Estimate and Select from the Top of the Product Backlog

You have learned how to “play” Planning Poker and what Story Points are. Let’s have a look at the next three rules.

 

Estimates of User Stories are checked and re-estimated in Story Points if necessary.

If Developers determine that a User Story has a smaller/bigger scope than expected, or they simply forgot to reflect something when they first estimated the User Story, it is good to re-estimate the User Story so that it will reflect the effort spent in the Sprint.

 

Developers select User Stories from the top of the Product Backlog, skipping User Stories that are Not Ready. User Stories can be otherwise skipped only with approval from the Product Owner.

The Product Backlog should be ordered according the priorities set by the Product Owner. There should be enough User Stories in the Ready state for approximately two Sprints ahead. You never know how many User Stories will end up in the Sprint that is currently being planned, but it probably won’t be more than twice than the amount indicated by the current team velocity.

The Ready state means that the User Story meets the criteria of the Definition of Ready. Not sure what that criteria are? In ScrumOne, to avoid long Planning sessions that are time-consuming and exhausting, we want Product Owners to care about the Backlog and work with it regularly. When they do, the refinement sessions are smoother, and having a Backlog of items in the Ready state shortens the Sprint Planning significantly.

 

What is the Definition of Ready?

In ScrumOne, the minimum definition is:

Understood by the whole Scrum Team. If anybody from the Scrum team has a question or something is not clear, they can ask.

Has defined acceptance criteria. You can describe how the Product Owner should test the User Story and/or what additional criteria must be met besides the Definition of Done to accept this particular User Story as DONE by a user, customer or other stakeholder. If you don't know the Definition of Done for a particular team, you should contact the Product Owner or Scrum Master of the team.

Has expressed business value. The best is to express the benefits for you and for the company. Clear and significant benefits will make a strong Business Case for the development of the request and will influence its development priority. Without specifying the business value, it is not clear why we are doing the item. Be as specific as possible and include as much data as you can. Concentrate on the reduction of costs, risks or time, an increase in market value, sales or price, improvements in market understanding or team capabilities, etc. Ideally, describe the benefits for each beneficiary individually.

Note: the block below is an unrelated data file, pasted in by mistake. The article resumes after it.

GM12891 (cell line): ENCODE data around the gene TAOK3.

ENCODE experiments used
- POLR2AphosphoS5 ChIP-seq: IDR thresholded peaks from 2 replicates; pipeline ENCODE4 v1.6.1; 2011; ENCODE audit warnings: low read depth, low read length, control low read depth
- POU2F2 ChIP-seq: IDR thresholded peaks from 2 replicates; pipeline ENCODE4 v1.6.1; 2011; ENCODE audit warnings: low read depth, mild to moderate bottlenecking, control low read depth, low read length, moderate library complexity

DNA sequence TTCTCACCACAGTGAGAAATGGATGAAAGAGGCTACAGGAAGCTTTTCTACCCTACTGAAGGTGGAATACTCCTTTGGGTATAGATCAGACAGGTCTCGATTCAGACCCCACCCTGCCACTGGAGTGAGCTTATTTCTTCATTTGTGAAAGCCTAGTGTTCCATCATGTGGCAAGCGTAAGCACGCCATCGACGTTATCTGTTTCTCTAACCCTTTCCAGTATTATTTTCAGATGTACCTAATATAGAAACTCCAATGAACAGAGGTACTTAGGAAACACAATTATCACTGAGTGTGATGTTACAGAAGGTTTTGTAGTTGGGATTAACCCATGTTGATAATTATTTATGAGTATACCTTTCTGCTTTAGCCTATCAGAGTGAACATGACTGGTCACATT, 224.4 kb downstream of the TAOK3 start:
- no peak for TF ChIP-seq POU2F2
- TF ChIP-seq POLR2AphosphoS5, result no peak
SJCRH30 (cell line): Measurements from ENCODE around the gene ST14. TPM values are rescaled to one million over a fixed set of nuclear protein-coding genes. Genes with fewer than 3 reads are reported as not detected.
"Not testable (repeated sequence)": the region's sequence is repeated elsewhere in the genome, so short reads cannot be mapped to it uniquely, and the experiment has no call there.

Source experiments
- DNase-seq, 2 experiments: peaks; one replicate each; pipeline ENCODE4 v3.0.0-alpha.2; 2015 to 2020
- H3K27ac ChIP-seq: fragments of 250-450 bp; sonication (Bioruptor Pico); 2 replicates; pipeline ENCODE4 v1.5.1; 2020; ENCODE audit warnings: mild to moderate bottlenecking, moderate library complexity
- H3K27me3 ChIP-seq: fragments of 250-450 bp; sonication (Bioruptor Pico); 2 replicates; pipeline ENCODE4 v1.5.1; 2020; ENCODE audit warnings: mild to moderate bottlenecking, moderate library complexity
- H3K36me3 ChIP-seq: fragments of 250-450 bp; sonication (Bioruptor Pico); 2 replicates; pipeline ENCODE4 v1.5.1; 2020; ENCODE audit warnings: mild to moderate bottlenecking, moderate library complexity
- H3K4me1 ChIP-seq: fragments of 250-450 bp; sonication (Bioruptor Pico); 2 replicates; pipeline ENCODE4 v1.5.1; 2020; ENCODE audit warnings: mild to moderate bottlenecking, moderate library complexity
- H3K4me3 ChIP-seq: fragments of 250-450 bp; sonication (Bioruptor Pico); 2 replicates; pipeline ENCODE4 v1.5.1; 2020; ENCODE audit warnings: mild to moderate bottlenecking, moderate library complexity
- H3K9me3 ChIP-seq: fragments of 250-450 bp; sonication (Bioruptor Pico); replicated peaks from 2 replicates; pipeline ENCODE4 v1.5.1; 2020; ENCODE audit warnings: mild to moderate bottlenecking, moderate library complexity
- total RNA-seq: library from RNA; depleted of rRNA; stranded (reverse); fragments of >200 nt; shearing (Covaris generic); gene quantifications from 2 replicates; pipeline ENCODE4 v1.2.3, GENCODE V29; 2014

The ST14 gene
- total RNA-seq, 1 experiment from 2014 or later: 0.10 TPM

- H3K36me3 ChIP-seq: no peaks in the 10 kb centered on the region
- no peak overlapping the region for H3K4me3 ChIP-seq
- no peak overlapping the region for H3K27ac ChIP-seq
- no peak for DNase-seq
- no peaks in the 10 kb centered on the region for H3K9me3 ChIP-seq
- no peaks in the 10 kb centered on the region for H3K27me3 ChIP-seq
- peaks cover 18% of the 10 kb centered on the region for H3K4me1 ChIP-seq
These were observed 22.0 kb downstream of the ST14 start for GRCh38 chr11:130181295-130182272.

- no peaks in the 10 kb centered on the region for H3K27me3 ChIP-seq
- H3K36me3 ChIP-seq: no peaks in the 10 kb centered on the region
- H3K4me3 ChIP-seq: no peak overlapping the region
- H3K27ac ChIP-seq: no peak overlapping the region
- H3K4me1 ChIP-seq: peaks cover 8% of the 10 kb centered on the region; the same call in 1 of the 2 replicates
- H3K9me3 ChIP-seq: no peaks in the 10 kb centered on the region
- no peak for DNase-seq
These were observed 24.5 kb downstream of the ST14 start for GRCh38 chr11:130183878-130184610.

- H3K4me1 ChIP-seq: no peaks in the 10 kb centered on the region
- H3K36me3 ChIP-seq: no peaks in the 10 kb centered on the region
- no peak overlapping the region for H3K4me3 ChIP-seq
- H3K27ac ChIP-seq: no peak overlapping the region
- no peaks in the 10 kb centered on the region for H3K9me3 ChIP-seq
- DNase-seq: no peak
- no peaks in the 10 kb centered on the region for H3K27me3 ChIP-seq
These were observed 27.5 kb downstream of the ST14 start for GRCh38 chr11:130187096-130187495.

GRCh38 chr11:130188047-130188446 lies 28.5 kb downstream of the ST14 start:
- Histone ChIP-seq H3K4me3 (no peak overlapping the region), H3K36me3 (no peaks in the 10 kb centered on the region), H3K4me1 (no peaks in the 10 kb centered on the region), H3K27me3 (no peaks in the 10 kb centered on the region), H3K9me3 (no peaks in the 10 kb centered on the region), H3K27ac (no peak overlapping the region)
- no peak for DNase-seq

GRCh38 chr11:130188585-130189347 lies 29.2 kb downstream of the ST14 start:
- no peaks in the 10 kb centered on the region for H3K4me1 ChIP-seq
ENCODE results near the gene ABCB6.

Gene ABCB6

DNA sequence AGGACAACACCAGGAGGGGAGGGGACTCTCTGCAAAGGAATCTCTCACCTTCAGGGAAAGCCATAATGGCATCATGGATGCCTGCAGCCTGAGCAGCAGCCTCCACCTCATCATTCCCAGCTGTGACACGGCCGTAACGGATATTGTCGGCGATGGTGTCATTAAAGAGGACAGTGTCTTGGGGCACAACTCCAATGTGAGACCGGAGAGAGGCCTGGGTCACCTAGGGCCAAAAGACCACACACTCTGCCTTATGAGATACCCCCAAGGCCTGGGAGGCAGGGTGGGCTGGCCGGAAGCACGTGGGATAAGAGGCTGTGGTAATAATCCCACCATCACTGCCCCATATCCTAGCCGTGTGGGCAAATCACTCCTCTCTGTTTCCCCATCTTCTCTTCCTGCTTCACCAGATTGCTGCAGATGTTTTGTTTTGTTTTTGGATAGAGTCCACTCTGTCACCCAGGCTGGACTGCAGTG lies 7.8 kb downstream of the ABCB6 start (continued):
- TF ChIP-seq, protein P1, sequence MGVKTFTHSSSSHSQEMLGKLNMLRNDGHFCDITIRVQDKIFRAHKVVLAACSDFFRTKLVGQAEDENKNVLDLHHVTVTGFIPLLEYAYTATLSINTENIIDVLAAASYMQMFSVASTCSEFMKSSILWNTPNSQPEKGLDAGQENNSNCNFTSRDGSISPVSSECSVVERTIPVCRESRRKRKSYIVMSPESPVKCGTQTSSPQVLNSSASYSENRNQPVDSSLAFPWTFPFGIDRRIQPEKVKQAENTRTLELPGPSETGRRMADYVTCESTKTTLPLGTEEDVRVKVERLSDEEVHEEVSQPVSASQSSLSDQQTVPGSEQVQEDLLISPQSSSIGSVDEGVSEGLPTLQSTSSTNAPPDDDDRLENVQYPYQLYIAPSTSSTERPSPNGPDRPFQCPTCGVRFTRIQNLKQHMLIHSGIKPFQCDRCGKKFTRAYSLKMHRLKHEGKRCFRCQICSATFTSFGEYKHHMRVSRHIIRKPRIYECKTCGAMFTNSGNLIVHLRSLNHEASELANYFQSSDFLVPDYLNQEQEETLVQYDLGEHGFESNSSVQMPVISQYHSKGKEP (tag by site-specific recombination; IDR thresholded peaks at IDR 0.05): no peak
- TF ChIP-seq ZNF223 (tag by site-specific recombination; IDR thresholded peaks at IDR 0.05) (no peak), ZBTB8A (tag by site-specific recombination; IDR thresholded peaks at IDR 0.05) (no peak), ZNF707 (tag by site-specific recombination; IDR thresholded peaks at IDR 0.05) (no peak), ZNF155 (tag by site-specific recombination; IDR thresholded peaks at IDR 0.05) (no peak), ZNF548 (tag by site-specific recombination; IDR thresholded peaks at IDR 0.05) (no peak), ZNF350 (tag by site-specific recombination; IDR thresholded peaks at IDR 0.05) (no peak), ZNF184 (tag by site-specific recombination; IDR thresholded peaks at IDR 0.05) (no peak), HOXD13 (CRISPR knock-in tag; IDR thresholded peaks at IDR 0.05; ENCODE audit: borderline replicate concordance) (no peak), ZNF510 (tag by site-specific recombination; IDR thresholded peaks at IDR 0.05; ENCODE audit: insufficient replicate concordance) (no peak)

Estimated by the Developers. If the User Story has no estimate, the Product Owner remains “blind” in terms of estimating the likely delivery of functionality.

Smaller than what can be developed in a single Sprint. There should be a working increment created at the end of the Sprint so we can present it in the Sprint Review. If we pull bigger items into the Sprint than we are able to develop, we usually end up moving the items from one Sprint to another. Also, we can only present Product increments in the Review that are successfully completed.

Demonstratable during the Review. If I can't present a given User Story to a Stakeholder in a Review, why am I doing it?

 

If there is a change in product scope that the Product Owner did not manage to reflect in the Backlog, he or she can state this during the Sprint Planning and adjust the Backlog in the Planning session. Prioritization also helps ensure that the most important things are done first in the spirit of the Minimal Viable Product.

It is necessary to define User Stories as much as possible so that the team can work without distractions. We also want to have stable Sprints, so having clear User Stories helps us  refine and estimate them accurately.

It is possible to skip User Stories if that require a certain team member’s skills if that person already has enough work in the Sprint, but remember that User Stories can only be skipped with approval from the Product Owner. They cannot push a User Story into a Sprint, just as Developers should not have free reign to choose whatever they want to take into the Sprint. It all should be mutually agreed upon.

 

Developers select User Stories only from the Product Backlog and no other source.

There should be only one source of work that we can plan so that we can better predict the amount of work that needs to be delivered towards the product vision and stay aligned with the business strategy.

Everyone on the team knows about all the requests. Having only one source, the Product Backlog, helps track requests from external teams, have an overview of everything in one place and maintain transparency and cooperation with other teams. Everyone has access to the Backlog and knows what we are currently working on.

 

It is not as easy as you thought, right? And there is still much more to come. Another article will be out in two weeks.

 

Thank you for reading!

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